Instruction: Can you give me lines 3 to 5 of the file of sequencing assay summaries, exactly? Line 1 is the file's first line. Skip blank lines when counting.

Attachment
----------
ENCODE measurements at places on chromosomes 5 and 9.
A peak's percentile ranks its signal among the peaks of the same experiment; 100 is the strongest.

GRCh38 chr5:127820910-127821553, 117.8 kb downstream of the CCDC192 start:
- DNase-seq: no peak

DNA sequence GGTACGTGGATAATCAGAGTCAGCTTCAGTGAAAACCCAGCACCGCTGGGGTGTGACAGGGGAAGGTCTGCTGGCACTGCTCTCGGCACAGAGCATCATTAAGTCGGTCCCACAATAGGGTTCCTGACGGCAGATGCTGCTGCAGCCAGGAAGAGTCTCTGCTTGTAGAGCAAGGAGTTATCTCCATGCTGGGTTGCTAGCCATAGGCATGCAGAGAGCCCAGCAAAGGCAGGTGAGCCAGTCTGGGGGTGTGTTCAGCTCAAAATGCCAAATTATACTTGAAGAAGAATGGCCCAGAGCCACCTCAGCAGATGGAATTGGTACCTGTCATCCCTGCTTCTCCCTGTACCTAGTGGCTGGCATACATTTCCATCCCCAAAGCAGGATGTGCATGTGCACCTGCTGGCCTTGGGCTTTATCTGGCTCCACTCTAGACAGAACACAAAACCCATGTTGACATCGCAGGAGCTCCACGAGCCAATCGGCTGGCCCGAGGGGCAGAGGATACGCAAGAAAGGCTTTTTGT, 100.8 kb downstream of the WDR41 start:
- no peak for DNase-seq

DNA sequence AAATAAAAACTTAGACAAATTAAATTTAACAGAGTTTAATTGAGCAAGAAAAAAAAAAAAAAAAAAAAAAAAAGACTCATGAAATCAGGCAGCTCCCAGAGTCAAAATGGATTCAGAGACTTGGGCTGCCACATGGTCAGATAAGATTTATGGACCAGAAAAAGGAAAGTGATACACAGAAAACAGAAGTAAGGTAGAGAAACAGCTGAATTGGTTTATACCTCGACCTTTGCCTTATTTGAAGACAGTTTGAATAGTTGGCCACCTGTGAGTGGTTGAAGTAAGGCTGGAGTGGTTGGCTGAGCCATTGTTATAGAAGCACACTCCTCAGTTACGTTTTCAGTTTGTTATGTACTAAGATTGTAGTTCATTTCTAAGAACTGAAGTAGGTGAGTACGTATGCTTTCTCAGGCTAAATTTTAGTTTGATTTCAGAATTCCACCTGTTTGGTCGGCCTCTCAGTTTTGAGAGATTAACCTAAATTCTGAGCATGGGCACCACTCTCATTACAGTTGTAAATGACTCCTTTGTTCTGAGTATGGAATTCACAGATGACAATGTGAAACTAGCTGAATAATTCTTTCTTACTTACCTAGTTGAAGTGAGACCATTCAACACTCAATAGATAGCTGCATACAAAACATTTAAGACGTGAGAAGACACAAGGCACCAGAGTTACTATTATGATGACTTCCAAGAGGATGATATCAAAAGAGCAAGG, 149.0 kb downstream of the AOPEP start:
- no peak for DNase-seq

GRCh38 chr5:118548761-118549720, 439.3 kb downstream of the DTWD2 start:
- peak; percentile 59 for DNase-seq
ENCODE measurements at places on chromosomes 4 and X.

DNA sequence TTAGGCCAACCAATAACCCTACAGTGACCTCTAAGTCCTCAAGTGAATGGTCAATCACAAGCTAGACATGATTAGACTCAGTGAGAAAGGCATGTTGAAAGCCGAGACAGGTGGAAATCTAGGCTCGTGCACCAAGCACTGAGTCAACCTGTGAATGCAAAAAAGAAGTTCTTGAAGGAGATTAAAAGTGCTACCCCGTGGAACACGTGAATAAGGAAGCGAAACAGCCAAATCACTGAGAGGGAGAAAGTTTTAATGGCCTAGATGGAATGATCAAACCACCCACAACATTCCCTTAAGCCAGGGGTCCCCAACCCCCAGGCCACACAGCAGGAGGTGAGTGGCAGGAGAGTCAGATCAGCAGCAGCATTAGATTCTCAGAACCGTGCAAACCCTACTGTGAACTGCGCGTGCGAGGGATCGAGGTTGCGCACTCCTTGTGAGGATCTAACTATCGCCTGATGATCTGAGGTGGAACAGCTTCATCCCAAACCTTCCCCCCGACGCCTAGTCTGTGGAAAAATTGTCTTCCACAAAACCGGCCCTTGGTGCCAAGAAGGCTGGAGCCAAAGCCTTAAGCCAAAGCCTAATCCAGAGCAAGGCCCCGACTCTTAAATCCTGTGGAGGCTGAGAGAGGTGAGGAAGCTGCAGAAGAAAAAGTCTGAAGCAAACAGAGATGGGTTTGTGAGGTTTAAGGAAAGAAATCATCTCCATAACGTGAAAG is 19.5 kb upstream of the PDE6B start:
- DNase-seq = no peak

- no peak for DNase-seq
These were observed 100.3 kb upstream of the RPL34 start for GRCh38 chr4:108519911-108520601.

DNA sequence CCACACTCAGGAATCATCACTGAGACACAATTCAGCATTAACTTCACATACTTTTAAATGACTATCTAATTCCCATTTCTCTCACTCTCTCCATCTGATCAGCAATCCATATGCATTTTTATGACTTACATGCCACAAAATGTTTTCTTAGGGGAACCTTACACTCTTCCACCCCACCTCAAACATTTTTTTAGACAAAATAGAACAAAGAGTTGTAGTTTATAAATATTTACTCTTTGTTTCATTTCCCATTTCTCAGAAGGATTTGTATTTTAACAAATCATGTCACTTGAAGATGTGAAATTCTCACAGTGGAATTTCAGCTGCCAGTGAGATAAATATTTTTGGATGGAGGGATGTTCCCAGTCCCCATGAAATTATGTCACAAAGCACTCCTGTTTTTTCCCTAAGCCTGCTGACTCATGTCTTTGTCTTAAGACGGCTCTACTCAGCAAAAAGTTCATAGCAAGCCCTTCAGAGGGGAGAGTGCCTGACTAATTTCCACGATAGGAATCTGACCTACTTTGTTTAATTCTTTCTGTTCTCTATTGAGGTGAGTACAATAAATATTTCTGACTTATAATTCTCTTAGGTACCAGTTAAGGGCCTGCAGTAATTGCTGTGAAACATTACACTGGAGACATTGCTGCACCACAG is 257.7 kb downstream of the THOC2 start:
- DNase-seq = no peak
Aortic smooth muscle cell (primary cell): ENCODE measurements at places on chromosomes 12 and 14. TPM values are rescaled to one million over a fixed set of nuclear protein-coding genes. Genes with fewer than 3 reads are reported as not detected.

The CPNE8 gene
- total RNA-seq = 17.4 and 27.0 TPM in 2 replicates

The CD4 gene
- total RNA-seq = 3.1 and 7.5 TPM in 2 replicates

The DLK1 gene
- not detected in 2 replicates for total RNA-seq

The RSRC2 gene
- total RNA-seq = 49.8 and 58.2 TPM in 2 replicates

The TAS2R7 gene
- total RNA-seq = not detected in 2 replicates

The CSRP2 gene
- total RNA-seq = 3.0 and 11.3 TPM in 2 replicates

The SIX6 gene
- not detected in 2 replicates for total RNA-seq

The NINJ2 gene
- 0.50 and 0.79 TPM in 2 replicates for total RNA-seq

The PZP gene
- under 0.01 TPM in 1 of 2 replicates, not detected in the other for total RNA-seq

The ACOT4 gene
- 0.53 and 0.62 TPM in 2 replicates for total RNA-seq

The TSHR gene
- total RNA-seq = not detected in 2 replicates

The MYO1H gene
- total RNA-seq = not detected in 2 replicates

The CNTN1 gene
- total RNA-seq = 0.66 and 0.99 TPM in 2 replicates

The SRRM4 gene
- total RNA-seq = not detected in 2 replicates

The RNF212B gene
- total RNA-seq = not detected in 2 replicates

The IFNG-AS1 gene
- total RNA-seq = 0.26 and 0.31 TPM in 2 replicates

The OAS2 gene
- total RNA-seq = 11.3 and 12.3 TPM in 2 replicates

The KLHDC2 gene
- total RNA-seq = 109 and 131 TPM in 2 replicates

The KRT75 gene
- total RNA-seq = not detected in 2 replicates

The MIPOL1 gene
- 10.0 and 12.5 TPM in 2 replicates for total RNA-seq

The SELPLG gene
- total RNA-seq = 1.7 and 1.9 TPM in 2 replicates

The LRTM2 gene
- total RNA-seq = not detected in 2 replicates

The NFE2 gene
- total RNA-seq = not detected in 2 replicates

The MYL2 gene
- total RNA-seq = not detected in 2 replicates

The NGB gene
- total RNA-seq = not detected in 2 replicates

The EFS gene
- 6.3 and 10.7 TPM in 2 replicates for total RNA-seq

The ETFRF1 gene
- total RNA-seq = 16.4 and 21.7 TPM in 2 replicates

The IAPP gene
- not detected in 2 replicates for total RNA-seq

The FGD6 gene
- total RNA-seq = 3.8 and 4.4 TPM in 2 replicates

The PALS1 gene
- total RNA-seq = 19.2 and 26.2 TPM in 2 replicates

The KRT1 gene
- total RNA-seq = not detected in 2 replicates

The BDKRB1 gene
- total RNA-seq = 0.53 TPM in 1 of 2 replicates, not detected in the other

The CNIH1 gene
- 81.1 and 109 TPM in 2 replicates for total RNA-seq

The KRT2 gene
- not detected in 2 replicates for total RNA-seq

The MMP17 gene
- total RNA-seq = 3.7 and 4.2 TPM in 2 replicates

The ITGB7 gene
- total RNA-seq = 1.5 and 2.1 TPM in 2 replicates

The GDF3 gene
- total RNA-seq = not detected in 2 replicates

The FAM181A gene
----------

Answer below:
GRCh38 chr5:127820910-127821553, 117.8 kb downstream of the CCDC192 start:
- DNase-seq: no peak

DNA sequence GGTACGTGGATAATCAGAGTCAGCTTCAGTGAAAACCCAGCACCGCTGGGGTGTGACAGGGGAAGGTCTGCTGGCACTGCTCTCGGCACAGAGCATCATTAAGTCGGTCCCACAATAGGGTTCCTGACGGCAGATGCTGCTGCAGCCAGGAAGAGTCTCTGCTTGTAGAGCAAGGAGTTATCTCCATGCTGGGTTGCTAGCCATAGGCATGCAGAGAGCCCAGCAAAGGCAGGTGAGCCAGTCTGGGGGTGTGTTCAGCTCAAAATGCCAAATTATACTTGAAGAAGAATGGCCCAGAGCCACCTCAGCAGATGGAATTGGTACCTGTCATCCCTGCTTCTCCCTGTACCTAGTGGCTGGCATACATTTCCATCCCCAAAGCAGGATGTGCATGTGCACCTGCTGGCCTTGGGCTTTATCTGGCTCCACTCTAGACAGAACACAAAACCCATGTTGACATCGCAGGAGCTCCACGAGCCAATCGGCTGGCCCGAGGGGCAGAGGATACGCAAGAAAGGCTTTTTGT, 100.8 kb downstream of the WDR41 start: